From October 29, 1916
What Can an Actor Do When He Retires?: E.H. Sothern Answers in Humorous Vein the Question So Often Asked, Using as Interlocutor the Ghost of Gamaliel Ratsey (PDF)
The famed (at the time) actor E.H. Sothern had recently retired from the stage in 1916, which was of course the only real form of acting for anybody who spoke words, since the first film with sound The Jazz Singer wouldn’t come out until 1927. Sothern penned an essay in which he answered the title question of “What Can an Actor Do When He Retires?” through a fictional conversation he has with the ghost of Gamaliel Ratsey, a famous thief and criminal of the Shakespearean era who was hanged in 1605 but not before he famously once robbed a troupe of Shakespearean actors.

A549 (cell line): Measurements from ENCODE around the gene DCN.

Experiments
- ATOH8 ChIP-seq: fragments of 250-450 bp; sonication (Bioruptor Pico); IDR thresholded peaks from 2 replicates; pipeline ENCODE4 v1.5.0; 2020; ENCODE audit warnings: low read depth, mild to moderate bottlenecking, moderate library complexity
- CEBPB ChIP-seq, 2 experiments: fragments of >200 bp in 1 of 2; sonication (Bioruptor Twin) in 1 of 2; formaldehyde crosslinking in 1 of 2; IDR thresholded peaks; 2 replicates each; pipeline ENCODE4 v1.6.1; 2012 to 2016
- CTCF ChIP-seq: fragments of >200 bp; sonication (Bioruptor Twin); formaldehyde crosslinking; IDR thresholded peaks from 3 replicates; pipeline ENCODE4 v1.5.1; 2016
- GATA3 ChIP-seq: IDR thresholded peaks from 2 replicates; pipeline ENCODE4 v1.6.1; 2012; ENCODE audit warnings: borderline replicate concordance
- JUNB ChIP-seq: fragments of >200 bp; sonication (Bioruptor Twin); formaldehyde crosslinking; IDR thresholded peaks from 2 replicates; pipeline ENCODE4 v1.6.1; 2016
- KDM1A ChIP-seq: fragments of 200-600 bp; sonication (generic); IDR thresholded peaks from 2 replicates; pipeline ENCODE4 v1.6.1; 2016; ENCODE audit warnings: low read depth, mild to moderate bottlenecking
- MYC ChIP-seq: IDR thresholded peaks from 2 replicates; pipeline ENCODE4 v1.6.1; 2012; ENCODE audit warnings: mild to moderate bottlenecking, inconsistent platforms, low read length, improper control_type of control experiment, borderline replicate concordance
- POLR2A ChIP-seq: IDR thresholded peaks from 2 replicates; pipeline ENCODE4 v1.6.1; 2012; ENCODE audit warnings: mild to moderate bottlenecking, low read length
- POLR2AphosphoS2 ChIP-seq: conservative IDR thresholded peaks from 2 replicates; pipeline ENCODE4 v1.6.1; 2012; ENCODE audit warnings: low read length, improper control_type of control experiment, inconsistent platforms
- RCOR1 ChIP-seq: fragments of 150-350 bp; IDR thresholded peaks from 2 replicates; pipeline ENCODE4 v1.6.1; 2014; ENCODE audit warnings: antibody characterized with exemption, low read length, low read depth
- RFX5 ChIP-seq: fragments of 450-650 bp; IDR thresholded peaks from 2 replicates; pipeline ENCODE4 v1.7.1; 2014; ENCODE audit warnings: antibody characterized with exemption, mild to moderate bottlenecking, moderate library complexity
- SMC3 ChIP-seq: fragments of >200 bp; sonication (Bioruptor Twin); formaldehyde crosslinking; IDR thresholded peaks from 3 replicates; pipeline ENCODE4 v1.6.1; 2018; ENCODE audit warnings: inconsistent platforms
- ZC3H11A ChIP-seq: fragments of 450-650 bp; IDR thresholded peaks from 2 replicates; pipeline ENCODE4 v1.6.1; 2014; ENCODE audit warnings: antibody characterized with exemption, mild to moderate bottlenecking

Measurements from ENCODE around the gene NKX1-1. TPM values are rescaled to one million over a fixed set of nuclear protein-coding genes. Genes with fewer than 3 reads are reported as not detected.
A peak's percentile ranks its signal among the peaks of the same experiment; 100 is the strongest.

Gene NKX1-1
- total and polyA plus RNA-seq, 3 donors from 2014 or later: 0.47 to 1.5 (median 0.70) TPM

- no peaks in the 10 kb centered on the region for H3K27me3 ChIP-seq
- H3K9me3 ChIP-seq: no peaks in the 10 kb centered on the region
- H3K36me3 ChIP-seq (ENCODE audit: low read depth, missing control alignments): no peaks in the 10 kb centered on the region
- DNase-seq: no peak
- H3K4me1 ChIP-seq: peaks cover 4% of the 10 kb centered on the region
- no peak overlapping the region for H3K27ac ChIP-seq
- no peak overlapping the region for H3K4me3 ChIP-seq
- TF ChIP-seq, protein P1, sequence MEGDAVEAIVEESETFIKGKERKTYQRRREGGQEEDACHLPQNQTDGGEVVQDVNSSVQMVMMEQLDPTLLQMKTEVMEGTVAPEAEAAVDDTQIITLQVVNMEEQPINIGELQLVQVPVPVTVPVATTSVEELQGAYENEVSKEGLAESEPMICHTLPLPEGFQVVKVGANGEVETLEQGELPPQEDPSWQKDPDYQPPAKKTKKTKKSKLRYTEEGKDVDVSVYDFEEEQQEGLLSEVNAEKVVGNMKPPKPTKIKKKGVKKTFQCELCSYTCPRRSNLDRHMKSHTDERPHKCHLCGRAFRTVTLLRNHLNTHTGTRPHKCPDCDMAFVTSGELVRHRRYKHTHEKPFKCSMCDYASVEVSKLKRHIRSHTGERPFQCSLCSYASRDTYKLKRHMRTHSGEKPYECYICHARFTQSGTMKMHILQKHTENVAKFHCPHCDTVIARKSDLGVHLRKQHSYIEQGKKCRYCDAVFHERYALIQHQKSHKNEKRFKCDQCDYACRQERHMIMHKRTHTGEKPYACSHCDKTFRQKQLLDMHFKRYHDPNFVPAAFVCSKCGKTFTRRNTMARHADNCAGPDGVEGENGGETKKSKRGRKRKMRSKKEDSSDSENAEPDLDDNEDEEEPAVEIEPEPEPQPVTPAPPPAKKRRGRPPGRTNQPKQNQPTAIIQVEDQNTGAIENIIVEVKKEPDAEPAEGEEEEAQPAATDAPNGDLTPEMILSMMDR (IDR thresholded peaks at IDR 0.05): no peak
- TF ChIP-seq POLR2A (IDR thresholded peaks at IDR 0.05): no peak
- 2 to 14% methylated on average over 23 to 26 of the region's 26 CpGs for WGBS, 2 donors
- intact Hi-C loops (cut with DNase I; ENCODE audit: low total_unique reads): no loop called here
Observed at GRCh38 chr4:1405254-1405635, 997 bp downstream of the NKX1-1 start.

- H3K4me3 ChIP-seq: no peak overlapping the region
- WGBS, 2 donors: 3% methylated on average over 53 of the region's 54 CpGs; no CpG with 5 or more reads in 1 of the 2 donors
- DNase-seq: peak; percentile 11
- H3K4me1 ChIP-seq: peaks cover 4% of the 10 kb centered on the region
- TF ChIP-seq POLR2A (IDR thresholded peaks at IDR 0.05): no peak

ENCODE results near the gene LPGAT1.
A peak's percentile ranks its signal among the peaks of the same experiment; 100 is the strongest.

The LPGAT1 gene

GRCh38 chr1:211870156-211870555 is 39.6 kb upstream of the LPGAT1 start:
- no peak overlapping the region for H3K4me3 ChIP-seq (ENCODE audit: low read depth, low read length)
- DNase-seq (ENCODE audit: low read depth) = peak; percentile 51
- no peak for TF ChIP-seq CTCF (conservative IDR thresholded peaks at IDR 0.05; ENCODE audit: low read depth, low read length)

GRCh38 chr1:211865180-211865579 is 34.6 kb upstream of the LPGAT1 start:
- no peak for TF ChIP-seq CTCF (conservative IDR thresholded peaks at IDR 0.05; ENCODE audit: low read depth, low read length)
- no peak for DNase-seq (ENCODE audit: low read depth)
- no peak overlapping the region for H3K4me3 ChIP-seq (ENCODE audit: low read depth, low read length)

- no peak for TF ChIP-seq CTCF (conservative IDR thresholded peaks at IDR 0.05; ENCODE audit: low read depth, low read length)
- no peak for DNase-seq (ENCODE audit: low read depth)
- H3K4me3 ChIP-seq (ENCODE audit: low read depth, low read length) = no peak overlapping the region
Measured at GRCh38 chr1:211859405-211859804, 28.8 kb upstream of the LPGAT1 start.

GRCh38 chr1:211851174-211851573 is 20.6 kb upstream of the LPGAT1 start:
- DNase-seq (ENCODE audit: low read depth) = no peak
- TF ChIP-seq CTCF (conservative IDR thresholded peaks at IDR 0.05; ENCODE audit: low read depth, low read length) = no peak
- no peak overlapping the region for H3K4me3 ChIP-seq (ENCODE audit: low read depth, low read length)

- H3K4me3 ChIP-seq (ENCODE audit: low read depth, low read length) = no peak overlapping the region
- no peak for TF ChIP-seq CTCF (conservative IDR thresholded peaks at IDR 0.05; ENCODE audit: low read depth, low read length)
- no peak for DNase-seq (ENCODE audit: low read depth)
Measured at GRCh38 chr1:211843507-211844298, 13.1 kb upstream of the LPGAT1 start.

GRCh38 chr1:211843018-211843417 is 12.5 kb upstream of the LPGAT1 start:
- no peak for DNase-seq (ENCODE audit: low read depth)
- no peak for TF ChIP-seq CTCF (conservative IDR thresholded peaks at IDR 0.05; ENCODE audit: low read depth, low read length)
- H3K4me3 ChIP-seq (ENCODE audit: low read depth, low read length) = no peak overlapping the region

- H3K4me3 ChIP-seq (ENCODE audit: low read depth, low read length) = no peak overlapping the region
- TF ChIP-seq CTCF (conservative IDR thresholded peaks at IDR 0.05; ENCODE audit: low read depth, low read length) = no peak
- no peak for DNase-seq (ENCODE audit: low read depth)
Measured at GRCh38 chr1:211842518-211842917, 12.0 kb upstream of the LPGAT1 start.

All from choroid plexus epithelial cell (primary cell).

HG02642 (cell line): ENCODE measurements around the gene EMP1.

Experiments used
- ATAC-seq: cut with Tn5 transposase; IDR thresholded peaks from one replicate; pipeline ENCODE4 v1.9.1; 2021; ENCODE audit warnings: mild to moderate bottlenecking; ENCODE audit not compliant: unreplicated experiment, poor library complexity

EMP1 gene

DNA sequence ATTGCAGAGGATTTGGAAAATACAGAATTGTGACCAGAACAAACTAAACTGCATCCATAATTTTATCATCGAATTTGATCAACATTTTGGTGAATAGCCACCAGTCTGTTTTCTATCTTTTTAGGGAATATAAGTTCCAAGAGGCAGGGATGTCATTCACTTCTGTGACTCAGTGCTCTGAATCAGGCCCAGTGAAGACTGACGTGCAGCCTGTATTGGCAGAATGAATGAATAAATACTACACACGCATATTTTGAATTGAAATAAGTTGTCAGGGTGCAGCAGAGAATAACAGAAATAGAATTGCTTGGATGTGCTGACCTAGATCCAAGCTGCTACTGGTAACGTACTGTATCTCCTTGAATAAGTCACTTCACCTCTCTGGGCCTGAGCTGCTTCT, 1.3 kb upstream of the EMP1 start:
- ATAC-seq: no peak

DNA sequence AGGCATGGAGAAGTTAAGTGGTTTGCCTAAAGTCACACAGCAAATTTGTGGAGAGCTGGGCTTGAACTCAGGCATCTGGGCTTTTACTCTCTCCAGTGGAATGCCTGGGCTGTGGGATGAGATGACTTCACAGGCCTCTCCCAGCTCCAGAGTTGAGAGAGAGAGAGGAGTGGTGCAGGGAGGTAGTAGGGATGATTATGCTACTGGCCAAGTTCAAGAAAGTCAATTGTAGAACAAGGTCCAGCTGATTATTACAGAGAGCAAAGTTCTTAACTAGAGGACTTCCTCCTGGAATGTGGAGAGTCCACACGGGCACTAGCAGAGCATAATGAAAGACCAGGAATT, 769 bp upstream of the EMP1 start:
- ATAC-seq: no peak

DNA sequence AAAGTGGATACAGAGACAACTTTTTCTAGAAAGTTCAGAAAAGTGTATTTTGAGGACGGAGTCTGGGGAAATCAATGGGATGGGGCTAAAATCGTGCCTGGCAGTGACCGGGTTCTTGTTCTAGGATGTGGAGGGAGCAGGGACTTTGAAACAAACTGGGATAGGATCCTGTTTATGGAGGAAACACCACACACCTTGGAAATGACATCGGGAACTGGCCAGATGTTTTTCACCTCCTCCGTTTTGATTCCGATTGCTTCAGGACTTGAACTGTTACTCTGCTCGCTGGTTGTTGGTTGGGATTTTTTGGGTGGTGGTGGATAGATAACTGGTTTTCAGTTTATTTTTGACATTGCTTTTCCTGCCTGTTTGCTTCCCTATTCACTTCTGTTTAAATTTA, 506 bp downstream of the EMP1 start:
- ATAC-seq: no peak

The article’s subtitle calling the piece “humorous” is definitely subject to interpretation. You can see that the photograph of the author certainly doesn’t make him look like the life of the party, although to be fair people smiling in photos was a rare if not nonexistent phenomenon back then. Perhaps the funniest line in the article describes Ratsey’s introduction:
The visitor produced out of the void two huge horse-pistols and leveled them at my head.
“Get up!” said he, “and play me a scene or I’ll blow your brains out.”
This kind of invitation is vastly persuasive.
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